For the new study, the researchers deployed a grid of ground-penetrating radar antennae, fixed to a cart and towed over the site by an all-terrain vehicle. They bombarded the site with radio wave pulses, taking measurements every 2 inches (6 cm) and reflecting off objects underground to a depth of 6.5 feet (2 meters), according to the study. This showed Falerii Novi's buried structures in high resolution and in three dimensions.The project also learned more about the underground plumbing of the city.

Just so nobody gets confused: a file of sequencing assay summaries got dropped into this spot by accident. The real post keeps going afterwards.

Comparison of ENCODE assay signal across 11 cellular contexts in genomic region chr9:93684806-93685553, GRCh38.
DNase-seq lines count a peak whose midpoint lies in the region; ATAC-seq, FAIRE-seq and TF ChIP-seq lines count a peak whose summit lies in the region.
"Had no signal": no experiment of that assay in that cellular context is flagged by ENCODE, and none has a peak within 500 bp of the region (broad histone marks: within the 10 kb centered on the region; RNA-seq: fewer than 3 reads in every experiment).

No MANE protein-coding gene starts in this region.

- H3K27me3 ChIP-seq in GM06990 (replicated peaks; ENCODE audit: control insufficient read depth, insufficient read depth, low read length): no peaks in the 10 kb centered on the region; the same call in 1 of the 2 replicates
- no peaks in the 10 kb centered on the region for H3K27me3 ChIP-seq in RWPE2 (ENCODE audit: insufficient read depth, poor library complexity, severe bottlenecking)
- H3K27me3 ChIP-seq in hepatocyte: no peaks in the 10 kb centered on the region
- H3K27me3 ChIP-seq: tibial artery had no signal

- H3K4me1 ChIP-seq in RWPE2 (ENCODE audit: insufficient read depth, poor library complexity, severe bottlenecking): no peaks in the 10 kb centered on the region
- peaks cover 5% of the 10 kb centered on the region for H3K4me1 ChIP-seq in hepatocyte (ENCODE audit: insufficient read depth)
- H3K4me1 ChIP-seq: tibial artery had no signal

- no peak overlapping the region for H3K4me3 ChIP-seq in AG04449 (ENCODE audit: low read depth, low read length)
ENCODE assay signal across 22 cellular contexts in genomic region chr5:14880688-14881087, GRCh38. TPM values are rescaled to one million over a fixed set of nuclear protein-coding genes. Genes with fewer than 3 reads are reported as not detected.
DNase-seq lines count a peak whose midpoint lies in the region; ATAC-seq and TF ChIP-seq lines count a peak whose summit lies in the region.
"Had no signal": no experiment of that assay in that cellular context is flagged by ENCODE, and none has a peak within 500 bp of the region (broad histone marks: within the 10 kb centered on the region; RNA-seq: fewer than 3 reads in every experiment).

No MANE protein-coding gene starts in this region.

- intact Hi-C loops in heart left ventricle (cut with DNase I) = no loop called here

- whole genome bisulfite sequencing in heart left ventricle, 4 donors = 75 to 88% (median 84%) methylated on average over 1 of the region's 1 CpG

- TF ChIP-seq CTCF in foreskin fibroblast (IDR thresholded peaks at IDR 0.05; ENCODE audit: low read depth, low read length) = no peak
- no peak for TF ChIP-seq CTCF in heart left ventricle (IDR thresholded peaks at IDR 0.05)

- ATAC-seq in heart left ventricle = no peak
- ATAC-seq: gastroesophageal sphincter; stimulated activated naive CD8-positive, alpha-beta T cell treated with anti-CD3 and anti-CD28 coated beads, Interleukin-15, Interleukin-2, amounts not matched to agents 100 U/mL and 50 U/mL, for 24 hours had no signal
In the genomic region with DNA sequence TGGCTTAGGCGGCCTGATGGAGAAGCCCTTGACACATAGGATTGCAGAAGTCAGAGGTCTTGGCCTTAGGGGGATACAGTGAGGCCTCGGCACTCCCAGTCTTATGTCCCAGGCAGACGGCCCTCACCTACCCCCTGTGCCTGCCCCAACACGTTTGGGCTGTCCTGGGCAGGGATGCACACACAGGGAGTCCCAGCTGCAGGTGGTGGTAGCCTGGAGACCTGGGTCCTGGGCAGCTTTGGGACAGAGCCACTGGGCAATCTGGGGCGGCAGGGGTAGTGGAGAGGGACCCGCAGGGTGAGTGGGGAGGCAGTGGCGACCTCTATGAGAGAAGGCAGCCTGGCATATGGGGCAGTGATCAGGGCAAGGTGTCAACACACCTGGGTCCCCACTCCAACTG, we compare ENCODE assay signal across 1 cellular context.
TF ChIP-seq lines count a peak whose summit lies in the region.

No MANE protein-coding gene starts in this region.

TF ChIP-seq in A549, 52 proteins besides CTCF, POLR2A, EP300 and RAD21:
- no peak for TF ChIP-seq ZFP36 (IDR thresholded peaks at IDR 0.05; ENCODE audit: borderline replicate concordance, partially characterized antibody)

Each scan provided a "slice" that the researchers then stitched together to create the map. Thanks to the new data, a much sharper picture of the long-hidden city emerged. The exceptional resolution enabled the study authors to perform detailed architectural analysis that would otherwise have been possible only through excavation. One structure, to the west of the city's southern gate, was clearly a temple; "you can see steps leading up to it, the columnated courtyard around it and the altar," [Professor Martin] Millett said.
Background here and links. I repeat: non-invasive and non-destructive technologies are the future of archaeology.
Visit PaleoJudaica daily for the latest news on ancient Judaism and the biblical world.